RIDERS IN THE SKY by Charles Grant

RIDERS IN THE SKY

KIRKUS REVIEW

Last chord in Grant’s Millennium Quartet, a combo featuring the Four Horsemen of the Apocalypse that began with Symphony (1997), in which the end of the world was seemingly foretold by such harbingers of doom as a Lincoln Continental (“silver horse in full gallop fixed on the hood”) as Death, the rough beast slouching toward the small town of Maple Landing. All plotless nuance, this led to the horseman Famine in In the Mood (1998) as riots came to New Orleans, the mad were loosed upon the world, and food shortages spread globally. In Chariot (1998), the horseman Plague attacked the world, and (in seeming homage to Stephen King’s The Stand) a super-virulent smallpox mutation killed millions—but not supernaturally protected Las Vegas. Now the horseman War appears, as Father Casey Chisholm, a giant (“and he is alone”), as well as Jude and her daughters Moonbow and Starshine return. Wars erupt worldwide. Grant brings on relentlessly rainy, autumnal, twilit warning weather throughout until the apocalyptic battle is fought against the Four Horsemen. As before, too much feels hacked out, with comic-strip sympathetic characters too one-note and sentimentalized. Grant had some kind of big blind poem in mind when he rapped for the downbeat, summoned up his elementals and set forth like Mahler tramping into the black woods of his Fifth, Sixth, and Seventh. But Mahler it’s not.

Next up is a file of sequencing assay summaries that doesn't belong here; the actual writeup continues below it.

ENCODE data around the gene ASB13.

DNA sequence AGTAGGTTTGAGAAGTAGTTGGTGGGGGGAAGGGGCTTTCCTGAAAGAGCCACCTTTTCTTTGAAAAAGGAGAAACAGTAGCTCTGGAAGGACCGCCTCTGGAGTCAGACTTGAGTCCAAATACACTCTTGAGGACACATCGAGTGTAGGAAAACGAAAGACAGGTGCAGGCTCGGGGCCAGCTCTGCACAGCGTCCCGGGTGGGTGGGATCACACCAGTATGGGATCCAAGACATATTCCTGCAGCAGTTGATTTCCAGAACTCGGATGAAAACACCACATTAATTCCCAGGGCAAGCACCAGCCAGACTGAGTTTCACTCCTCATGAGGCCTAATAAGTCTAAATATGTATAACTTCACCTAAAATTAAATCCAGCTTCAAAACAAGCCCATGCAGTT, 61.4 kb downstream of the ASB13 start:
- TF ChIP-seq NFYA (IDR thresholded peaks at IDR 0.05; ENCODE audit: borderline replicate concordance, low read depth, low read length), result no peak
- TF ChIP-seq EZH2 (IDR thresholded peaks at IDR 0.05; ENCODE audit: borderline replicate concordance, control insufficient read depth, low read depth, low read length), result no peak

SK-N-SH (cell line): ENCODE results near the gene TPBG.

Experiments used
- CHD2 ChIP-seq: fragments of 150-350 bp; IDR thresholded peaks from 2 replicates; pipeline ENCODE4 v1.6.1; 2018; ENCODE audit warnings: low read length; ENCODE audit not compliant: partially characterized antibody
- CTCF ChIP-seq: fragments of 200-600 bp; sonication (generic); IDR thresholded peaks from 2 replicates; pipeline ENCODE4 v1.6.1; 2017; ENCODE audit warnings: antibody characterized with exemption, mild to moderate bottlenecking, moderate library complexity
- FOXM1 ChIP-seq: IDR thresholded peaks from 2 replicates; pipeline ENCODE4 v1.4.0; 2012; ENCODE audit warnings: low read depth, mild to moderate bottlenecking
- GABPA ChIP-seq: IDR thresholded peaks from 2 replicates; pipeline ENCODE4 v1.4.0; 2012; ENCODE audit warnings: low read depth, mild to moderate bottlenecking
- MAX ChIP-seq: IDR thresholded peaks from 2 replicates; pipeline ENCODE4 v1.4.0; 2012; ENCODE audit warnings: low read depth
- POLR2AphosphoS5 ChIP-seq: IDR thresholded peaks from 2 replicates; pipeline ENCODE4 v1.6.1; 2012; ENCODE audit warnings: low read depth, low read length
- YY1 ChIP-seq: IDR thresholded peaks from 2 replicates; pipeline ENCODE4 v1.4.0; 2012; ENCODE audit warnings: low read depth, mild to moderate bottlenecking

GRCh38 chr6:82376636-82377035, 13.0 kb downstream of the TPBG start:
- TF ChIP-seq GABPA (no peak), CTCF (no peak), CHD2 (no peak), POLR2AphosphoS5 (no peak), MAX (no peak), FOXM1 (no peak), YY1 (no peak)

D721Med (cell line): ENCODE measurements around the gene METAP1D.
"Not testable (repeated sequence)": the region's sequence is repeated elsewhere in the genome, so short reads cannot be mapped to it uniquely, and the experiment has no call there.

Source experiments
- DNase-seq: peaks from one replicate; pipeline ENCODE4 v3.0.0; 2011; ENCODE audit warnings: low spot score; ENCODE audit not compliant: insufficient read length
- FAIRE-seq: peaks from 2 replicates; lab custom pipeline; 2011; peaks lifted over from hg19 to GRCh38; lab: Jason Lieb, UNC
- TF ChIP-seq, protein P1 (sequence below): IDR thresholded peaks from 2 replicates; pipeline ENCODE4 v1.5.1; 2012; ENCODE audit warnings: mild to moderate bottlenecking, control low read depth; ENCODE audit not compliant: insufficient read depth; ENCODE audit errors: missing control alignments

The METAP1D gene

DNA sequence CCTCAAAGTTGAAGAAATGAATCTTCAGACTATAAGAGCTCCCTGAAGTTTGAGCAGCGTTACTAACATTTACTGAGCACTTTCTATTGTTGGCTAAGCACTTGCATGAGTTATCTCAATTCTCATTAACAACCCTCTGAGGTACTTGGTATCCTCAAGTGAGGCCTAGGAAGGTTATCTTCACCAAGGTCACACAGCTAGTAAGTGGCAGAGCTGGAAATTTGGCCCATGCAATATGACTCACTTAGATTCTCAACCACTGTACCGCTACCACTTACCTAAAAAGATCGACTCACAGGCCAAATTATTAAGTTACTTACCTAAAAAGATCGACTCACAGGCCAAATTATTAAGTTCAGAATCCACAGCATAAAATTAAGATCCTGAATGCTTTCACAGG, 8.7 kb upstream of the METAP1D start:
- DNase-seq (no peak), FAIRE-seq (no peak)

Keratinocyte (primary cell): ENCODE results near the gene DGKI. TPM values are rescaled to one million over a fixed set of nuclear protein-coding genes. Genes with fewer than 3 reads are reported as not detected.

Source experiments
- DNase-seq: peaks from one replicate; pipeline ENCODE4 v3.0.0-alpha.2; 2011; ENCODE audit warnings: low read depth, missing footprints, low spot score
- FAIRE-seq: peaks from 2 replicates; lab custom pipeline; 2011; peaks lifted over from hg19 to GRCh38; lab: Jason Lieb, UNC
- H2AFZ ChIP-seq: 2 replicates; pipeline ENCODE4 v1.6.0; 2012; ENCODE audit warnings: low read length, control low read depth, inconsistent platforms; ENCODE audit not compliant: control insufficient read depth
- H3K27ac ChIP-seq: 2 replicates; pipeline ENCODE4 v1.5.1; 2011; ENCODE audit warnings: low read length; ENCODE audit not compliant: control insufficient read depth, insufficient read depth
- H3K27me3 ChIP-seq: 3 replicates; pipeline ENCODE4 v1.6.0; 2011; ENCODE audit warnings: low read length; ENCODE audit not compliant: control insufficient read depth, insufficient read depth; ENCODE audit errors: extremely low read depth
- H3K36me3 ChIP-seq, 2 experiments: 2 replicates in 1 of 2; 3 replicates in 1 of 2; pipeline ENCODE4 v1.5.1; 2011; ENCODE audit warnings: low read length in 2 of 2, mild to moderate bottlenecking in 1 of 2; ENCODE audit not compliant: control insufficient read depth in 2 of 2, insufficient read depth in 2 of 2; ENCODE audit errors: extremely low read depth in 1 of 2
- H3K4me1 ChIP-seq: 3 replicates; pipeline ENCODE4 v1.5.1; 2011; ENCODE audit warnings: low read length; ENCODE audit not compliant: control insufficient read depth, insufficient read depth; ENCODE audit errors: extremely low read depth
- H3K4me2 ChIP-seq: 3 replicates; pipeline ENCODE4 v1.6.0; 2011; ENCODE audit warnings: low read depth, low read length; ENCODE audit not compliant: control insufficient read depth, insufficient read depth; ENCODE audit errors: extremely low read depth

Pub Date: Feb. 1st, 2000
ISBN: 0-312-86279-2
Page count: 304pp
Publisher: Forge
Review Posted Online:
Kirkus Reviews Issue: Nov. 15th, 1999




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